Following the previous comic conventions you’d be forgiven for thinking I should just give up. But every comic con is a learning experience and has something new to offer.
A few weeks ago I had a table in Artist Alley at the London Film & Comic Con at Olympia. Wow! It was manic! There were so many celebrities, a little bit of cosplay and I was surrounded by so many really impressive artists, writers and comic book creators.
A friend of mine, novelist Kevin Grover (writer of Dead Again, Fathers Song and others) came down to geek out and help me out on Friday and Sunday (thanks Kev). I also saw my friend from Comic Con News who creates his awesome walk through videos.
The venue is massive! Thousands of people attended over the 3 day event. I even got a little time to attend a symposium on story boarding with Mike Collins (Doctor Who, The Flash, justice league, uncanny X-Men, Superman, sherlock) and marketing with Paul Good enough (ceo of aerian studios, writer: the chimerean, dreamworks dragons). They were both so useful so I really appreciate those guys taking the time.
So, the Friday was pretty slow but that was expected. I’d already been informed of this by the guys and girls who’ve been doing this for several years. However, in that first day I matched the sales of the last two comic cons combined, so I was quite pleased.
Then on to Saturday. I was expecting some kind of crazy rush as the masses filled the arena but that didn’t really happen. It was busy. It was mega busy! But the number of people did not equate to a higher level interest, interaction or sales. This was true for others too, so I took a little comfort in knowing it wasn’t just me. I did however match my Fridays sales so it wasn’t all bad. The attendees were of course there to see their favourite stars, get pics with them and autographs. That seemed to be the main focus of the comic con. On Sunday it was even slower but I did 80% of my Saturday sales.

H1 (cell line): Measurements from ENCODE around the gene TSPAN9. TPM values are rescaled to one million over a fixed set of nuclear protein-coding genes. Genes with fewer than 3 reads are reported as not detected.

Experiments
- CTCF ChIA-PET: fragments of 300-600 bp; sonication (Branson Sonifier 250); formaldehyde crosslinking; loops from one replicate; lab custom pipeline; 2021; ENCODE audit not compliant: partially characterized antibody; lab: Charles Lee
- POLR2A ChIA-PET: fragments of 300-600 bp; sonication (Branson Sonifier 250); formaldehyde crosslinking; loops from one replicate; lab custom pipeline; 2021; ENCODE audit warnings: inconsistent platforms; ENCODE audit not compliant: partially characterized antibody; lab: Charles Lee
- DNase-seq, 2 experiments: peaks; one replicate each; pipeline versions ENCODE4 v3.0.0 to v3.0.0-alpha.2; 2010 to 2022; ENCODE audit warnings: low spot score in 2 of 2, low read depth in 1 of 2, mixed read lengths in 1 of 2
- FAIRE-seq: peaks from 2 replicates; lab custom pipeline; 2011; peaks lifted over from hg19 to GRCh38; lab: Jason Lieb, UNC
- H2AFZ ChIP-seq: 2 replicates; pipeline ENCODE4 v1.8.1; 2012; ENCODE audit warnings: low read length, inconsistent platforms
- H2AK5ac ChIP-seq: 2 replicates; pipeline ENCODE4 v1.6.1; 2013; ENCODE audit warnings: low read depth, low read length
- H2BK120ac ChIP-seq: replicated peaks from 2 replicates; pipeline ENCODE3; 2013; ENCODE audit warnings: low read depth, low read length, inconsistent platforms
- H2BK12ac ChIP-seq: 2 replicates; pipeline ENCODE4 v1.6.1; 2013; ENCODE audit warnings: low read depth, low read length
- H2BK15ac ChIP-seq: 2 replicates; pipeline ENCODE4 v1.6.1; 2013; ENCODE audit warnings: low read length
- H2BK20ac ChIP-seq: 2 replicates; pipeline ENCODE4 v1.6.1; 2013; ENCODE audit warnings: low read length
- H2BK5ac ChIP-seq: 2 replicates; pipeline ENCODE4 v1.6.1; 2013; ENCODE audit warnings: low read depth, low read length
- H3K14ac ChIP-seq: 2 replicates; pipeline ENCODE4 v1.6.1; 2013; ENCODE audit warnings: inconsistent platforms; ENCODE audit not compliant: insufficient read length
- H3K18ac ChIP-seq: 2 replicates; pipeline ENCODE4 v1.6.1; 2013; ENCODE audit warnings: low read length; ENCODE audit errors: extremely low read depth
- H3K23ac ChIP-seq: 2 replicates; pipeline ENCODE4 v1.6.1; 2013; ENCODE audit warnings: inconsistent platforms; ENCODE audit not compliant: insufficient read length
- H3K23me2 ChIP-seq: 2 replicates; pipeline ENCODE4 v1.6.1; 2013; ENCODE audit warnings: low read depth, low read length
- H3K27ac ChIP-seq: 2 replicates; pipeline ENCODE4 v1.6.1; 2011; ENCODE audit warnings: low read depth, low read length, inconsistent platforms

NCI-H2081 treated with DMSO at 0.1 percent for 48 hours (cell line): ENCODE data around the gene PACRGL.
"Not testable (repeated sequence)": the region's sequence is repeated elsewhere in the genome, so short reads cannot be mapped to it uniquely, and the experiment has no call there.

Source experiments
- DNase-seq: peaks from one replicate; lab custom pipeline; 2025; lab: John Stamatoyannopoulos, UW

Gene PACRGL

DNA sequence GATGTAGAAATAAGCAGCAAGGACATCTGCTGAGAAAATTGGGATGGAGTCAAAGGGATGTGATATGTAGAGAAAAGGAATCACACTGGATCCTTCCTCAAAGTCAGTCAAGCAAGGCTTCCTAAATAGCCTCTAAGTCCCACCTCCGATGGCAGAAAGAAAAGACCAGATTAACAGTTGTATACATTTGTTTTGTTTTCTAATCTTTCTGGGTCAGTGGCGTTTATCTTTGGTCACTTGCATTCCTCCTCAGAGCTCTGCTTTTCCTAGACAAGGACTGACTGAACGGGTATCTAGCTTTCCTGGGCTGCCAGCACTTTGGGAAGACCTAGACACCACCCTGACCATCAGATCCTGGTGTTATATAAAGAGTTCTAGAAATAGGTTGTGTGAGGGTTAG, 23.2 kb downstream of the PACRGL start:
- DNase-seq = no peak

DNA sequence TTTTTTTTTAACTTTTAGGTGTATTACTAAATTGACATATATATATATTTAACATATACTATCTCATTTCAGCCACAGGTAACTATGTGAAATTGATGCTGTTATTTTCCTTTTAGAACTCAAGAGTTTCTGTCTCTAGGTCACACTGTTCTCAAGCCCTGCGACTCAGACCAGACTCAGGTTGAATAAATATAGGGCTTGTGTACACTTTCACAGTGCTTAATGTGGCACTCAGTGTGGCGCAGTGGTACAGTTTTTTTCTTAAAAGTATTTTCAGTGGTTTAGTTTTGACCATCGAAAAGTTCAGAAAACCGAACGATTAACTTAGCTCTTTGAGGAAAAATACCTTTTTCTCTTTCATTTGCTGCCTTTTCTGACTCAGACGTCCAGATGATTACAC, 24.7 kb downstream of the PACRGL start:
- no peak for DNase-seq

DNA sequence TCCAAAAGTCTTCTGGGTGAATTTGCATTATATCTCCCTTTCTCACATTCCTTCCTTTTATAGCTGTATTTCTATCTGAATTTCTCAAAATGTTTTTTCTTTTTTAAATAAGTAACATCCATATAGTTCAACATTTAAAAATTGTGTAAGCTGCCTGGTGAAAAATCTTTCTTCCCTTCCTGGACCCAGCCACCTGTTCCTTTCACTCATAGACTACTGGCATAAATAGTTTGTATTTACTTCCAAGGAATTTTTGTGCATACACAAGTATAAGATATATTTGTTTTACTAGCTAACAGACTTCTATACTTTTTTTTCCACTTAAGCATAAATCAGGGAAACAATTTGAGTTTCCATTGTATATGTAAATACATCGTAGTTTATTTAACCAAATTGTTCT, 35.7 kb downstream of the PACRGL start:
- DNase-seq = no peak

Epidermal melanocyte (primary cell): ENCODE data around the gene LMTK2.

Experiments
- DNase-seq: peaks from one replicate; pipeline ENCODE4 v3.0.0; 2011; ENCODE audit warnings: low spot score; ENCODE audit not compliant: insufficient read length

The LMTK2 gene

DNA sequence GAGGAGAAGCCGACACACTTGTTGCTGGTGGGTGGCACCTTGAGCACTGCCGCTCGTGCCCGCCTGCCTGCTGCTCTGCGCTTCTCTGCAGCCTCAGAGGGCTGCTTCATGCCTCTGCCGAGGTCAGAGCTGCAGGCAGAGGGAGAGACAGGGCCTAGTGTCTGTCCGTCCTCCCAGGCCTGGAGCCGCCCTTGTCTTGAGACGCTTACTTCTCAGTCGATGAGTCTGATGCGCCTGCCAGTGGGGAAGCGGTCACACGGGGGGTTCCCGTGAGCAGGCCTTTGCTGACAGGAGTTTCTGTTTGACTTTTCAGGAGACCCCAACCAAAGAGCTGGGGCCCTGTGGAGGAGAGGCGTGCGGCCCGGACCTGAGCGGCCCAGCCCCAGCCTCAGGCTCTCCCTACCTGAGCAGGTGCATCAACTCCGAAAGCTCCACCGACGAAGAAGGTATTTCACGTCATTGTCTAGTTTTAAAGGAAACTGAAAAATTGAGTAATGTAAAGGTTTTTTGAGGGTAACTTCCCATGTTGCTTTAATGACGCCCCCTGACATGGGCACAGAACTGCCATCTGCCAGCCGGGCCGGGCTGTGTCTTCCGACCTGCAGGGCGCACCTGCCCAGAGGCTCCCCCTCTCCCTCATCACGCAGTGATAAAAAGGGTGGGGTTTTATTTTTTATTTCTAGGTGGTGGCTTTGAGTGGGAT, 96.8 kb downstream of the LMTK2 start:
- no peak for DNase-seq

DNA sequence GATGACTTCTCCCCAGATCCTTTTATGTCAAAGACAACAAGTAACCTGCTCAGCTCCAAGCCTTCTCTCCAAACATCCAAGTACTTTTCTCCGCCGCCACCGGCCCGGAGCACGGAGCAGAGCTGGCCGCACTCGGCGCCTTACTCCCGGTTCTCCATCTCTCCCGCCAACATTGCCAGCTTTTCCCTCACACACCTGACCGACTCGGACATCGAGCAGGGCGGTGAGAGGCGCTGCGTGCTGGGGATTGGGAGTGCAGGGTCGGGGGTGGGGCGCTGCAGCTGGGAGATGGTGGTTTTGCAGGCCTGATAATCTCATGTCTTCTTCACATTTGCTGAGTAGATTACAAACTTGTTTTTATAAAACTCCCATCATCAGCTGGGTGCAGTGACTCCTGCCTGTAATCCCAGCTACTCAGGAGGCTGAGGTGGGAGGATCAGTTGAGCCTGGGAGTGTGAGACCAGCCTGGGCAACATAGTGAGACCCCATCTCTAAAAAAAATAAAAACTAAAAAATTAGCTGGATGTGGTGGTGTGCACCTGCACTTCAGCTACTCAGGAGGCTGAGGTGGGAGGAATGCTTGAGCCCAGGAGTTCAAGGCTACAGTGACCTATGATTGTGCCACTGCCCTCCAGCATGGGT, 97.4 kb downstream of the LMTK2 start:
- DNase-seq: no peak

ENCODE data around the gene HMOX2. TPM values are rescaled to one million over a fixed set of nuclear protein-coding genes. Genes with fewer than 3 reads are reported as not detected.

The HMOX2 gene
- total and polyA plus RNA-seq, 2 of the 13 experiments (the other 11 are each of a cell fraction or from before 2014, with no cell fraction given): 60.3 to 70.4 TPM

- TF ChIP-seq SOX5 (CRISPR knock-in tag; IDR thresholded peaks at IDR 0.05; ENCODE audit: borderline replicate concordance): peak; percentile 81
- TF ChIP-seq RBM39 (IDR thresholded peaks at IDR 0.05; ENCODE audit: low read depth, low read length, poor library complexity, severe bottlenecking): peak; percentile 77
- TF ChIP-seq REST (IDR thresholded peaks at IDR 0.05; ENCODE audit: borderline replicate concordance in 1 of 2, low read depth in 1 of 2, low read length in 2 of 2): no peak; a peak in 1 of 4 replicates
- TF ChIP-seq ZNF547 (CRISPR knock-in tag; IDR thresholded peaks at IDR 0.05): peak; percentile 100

I’m still finding my feet when it comes to engaging with potential customers. I watched one of the creators spend the weekend actively encouraging passers by to come and take a look. He smiled a lot, he called out to people passing and he danced a little. He said he does find a few additional sales that way. I saw some creators simply sit with their head down while they draw. I think that’s fine too as long as you’re aware of people coming over for a look and are able to throw them a smile or a hello. One of the creators encouraged people to read their comic if they were looking and most people obliged. Personally, I had more success somewhere in between. I definitely achieved the majority of sales by interacting with the customer. However, initially I kept it brief to allow them to take a look. Some people approach and want to buy a comic book almost immediately. Others need to be convinced. So, I’d say hello, let them browse and then ask them what kind of comics they’re in to. I’d then tell them about The Brink. Most of my sales were achieved this way. The weird thing is, my table got more attention while Kev and I were busy inventing a new card game.
In summary, I broke even. Not good from a business perspective but I met more other great creators, had fun and had a little time to draw which I don’t get a lot of time for. I’ll leave you with one of my drawings.